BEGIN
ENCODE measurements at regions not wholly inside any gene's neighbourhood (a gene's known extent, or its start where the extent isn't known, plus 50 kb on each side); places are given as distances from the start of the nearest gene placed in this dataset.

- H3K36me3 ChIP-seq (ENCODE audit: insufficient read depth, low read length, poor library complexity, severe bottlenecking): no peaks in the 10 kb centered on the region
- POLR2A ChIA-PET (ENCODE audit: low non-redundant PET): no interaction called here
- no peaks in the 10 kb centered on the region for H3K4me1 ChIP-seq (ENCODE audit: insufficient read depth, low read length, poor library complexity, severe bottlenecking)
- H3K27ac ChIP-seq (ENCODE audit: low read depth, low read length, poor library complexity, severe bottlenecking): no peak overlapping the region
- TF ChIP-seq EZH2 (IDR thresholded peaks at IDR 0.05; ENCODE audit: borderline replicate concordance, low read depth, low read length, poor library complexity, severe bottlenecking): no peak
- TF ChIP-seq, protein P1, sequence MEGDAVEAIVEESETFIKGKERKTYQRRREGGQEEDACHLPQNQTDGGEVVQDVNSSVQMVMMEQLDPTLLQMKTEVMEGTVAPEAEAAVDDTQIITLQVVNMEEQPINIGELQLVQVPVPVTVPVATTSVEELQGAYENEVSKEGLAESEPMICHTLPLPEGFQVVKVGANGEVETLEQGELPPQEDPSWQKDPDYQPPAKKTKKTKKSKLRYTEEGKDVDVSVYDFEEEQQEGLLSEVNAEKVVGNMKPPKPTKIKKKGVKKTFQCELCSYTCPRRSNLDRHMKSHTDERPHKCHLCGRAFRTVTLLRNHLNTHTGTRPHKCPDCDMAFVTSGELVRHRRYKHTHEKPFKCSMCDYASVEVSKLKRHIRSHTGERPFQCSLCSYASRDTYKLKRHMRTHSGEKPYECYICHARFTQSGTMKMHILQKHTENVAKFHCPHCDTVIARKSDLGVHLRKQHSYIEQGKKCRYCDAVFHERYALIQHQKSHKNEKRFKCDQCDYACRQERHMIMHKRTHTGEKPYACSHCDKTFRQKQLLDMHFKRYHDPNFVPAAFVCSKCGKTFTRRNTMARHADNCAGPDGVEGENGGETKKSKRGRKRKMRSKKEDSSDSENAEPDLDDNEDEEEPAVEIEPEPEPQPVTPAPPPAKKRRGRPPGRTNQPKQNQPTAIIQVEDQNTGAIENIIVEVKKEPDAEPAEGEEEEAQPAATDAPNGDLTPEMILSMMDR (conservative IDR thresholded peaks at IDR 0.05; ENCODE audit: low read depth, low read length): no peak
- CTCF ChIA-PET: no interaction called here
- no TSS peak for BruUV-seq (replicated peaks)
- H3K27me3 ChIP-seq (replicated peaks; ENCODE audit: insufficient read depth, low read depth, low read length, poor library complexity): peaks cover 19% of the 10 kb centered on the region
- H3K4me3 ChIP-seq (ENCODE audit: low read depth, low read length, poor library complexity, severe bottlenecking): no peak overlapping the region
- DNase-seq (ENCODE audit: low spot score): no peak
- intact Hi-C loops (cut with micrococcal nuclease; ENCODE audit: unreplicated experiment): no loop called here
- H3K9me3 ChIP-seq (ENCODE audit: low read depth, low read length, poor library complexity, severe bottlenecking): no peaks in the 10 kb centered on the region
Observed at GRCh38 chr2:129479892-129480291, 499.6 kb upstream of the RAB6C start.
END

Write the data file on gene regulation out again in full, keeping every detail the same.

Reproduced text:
ENCODE measurements at regions not wholly inside any gene's neighbourhood (a gene's known extent, or its start where the extent isn't known, plus 50 kb on each side); places are given as distances from the start of the nearest gene placed in this dataset.

- H3K36me3 ChIP-seq (ENCODE audit: insufficient read depth, low read length, poor library complexity, severe bottlenecking): no peaks in the 10 kb centered on the region
- POLR2A ChIA-PET (ENCODE audit: low non-redundant PET): no interaction called here
- no peaks in the 10 kb centered on the region for H3K4me1 ChIP-seq (ENCODE audit: insufficient read depth, low read length, poor library complexity, severe bottlenecking)
- H3K27ac ChIP-seq (ENCODE audit: low read depth, low read length, poor library complexity, severe bottlenecking): no peak overlapping the region
- TF ChIP-seq EZH2 (IDR thresholded peaks at IDR 0.05; ENCODE audit: borderline replicate concordance, low read depth, low read length, poor library complexity, severe bottlenecking): no peak
- TF ChIP-seq, protein P1, sequence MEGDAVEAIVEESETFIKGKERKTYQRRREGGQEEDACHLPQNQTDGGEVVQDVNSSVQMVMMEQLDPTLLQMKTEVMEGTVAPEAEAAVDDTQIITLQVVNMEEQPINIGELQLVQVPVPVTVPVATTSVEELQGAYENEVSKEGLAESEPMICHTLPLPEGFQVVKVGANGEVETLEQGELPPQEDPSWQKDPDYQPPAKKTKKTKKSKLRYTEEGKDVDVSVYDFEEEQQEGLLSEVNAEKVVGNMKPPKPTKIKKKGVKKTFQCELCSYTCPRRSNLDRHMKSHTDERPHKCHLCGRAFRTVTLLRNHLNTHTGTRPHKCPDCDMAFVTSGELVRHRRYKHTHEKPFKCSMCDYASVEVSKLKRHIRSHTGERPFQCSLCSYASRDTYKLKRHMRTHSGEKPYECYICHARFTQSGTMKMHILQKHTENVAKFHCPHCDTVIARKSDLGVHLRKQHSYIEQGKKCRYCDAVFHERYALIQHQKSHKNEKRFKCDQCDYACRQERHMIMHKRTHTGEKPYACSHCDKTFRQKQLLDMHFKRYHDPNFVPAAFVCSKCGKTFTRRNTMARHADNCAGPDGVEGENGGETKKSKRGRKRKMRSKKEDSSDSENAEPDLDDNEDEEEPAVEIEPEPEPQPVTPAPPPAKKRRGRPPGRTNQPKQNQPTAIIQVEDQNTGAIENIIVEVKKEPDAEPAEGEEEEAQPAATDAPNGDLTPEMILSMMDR (conservative IDR thresholded peaks at IDR 0.05; ENCODE audit: low read depth, low read length): no peak
- CTCF ChIA-PET: no interaction called here
- no TSS peak for BruUV-seq (replicated peaks)
- H3K27me3 ChIP-seq (replicated peaks; ENCODE audit: insufficient read depth, low read depth, low read length, poor library complexity): peaks cover 19% of the 10 kb centered on the region
- H3K4me3 ChIP-seq (ENCODE audit: low read depth, low read length, poor library complexity, severe bottlenecking): no peak overlapping the region
- DNase-seq (ENCODE audit: low spot score): no peak
- intact Hi-C loops (cut with micrococcal nuclease; ENCODE audit: unreplicated experiment): no loop called here
- H3K9me3 ChIP-seq (ENCODE audit: low read depth, low read length, poor library complexity, severe bottlenecking): no peaks in the 10 kb centered on the region
Observed at GRCh38 chr2:129479892-129480291, 499.6 kb upstream of the RAB6C start.